2020 saw a statistically significant increase in alcohol-specific deaths, after staying broadly stable between 2012 and 2019.

In line with previous years, death rates for alcohol-specific deaths were more than twice as high among men than women (19 and 9.2 deaths per 100,000).

The death rate rose across all four UK nations, but statistically significant increases were only seen in Scotland and England.

The highest death rates for alcohol-specific deaths in 2020 were seen in Scotland and Northern Ireland (21.5 and 19.6 per 100,000 people).

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Infections increase in most parts of the UK

3 December 2021

Coronavirus (COVID-19) infections increased in England, Scotland and Northern Ireland in the most recent week of the Coronavirus Infection Survey. The trend in Wales was uncertain in the most recent week.

Data for England, Scotland and Wales is for the week ending 27 November 2021. In Northern Ireland data is for the week ending 24 November 2021.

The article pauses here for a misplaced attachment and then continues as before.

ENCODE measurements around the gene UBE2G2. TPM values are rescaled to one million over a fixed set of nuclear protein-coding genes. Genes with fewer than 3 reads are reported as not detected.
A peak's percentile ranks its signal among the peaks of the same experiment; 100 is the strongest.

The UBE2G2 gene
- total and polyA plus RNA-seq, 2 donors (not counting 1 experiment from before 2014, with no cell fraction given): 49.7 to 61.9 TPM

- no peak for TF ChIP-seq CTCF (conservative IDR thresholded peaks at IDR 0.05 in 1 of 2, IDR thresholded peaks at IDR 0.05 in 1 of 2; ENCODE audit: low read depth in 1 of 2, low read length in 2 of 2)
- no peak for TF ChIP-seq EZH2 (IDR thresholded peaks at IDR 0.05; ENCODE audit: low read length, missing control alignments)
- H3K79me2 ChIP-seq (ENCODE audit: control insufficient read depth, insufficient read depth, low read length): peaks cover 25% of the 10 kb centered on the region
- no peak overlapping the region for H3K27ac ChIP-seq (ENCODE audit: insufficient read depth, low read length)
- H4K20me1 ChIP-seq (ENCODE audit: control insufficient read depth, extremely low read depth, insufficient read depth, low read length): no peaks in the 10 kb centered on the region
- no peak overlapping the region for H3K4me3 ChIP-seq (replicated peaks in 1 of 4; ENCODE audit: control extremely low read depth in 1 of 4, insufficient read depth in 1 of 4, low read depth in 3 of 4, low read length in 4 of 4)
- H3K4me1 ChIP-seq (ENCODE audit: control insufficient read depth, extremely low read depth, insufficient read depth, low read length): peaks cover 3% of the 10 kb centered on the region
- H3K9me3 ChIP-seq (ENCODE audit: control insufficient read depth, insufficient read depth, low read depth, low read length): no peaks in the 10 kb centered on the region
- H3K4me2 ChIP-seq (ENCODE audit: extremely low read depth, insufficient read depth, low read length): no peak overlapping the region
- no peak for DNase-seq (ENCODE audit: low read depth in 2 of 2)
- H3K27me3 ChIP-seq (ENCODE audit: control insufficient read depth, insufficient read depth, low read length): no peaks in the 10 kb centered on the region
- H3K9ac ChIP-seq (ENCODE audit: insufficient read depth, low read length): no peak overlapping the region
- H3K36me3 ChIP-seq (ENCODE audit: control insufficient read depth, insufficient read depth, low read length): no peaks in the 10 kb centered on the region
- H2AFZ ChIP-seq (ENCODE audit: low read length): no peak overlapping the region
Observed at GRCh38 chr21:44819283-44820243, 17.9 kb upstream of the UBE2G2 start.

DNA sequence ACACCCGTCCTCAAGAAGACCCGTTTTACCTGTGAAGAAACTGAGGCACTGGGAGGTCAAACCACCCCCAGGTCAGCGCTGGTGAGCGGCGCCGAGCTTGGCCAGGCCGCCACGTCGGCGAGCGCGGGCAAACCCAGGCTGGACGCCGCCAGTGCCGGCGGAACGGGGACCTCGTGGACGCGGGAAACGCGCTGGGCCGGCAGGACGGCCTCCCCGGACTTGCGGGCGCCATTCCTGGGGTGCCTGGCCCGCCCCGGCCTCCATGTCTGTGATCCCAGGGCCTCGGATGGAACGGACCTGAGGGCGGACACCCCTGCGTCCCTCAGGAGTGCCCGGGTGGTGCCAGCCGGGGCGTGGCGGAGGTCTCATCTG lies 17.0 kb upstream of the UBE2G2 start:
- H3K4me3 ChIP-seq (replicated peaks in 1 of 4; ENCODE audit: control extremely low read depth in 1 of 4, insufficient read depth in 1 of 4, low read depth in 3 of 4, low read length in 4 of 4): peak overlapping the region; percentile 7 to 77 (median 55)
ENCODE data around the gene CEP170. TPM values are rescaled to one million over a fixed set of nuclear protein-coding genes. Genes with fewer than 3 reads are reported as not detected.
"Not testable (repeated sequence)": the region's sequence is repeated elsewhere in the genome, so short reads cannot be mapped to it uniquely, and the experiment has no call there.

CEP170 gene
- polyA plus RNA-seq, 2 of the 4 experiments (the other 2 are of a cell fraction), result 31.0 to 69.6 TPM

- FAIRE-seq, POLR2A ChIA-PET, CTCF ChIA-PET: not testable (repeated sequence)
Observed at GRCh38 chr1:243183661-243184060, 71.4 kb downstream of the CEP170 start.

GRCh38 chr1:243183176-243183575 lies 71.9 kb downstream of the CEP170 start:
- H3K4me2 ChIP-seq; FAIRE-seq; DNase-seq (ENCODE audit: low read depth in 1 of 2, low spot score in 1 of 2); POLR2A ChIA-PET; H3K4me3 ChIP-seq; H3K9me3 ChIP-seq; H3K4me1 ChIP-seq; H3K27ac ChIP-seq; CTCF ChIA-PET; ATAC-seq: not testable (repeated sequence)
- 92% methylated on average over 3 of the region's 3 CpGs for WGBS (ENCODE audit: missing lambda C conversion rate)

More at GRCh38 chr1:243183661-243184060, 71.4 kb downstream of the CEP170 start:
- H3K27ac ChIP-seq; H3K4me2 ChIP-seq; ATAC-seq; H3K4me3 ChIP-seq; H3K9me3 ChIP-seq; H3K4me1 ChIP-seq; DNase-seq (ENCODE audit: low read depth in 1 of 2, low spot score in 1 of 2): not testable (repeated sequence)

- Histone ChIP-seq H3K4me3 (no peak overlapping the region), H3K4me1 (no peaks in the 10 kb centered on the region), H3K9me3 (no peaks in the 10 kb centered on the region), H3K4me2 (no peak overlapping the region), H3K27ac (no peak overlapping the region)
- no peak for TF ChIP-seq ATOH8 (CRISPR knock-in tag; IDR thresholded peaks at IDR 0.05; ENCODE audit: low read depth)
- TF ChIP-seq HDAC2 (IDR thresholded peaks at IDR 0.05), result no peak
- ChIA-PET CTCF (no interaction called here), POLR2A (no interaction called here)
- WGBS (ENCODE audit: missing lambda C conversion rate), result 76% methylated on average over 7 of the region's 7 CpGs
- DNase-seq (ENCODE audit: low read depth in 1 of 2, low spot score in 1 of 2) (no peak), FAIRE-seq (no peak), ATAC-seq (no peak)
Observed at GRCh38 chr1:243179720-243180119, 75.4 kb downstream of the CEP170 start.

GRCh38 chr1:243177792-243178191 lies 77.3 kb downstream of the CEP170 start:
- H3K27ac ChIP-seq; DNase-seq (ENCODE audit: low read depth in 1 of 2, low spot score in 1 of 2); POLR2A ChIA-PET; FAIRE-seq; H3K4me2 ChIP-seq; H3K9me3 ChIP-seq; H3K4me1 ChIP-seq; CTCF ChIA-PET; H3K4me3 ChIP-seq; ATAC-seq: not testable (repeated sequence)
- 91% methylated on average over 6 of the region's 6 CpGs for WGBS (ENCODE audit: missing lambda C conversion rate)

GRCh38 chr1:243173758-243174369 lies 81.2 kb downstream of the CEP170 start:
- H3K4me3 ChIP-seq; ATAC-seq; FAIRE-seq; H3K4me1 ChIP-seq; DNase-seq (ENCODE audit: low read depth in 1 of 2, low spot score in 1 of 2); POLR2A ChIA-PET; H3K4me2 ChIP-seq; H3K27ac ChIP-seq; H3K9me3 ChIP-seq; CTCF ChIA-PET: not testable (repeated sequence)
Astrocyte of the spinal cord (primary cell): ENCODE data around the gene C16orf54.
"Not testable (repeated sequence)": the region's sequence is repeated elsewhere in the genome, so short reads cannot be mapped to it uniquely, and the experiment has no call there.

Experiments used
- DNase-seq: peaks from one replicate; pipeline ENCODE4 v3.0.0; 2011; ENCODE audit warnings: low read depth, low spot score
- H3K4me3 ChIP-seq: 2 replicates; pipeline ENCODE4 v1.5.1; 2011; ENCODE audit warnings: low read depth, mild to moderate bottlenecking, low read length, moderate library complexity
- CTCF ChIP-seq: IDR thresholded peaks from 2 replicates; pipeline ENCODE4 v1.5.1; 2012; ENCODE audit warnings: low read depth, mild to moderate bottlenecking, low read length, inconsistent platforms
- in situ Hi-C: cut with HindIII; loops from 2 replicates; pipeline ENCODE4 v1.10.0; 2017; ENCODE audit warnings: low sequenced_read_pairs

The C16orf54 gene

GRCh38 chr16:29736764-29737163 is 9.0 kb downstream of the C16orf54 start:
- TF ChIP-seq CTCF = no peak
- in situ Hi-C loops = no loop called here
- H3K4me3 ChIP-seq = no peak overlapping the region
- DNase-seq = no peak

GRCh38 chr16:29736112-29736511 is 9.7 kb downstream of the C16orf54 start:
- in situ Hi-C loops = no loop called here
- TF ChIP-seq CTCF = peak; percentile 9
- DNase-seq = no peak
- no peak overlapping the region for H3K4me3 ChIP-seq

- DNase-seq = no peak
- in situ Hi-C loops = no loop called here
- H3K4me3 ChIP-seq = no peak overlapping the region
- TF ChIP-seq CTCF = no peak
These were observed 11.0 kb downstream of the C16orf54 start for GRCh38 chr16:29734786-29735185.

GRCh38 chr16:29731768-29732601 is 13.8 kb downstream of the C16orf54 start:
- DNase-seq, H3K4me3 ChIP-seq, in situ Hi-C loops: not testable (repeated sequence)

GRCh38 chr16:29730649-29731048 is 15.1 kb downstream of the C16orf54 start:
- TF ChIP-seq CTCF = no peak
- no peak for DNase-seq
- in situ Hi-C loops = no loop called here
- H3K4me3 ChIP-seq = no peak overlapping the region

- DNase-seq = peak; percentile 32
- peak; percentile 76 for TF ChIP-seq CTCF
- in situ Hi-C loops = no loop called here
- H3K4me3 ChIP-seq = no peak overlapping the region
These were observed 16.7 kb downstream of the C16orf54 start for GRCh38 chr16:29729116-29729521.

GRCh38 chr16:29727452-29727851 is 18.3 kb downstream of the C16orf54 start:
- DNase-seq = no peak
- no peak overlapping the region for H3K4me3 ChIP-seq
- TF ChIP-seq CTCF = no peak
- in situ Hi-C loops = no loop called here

To date, we have not identified any infections compatible with the new Omicron variant among our survey participants.

The estimated percentage of people living in private households (not in hospitals, care homes and/or other communal establishments) that had COVID-19 in the most recent week was:

  • 1.65% in England (1 in 60 people), compared with 1.58% (1 in 65 people) the week before
  • 2.11% in Wales (1 in 45 people), compared with 1.95% (1 in 50 people) the week before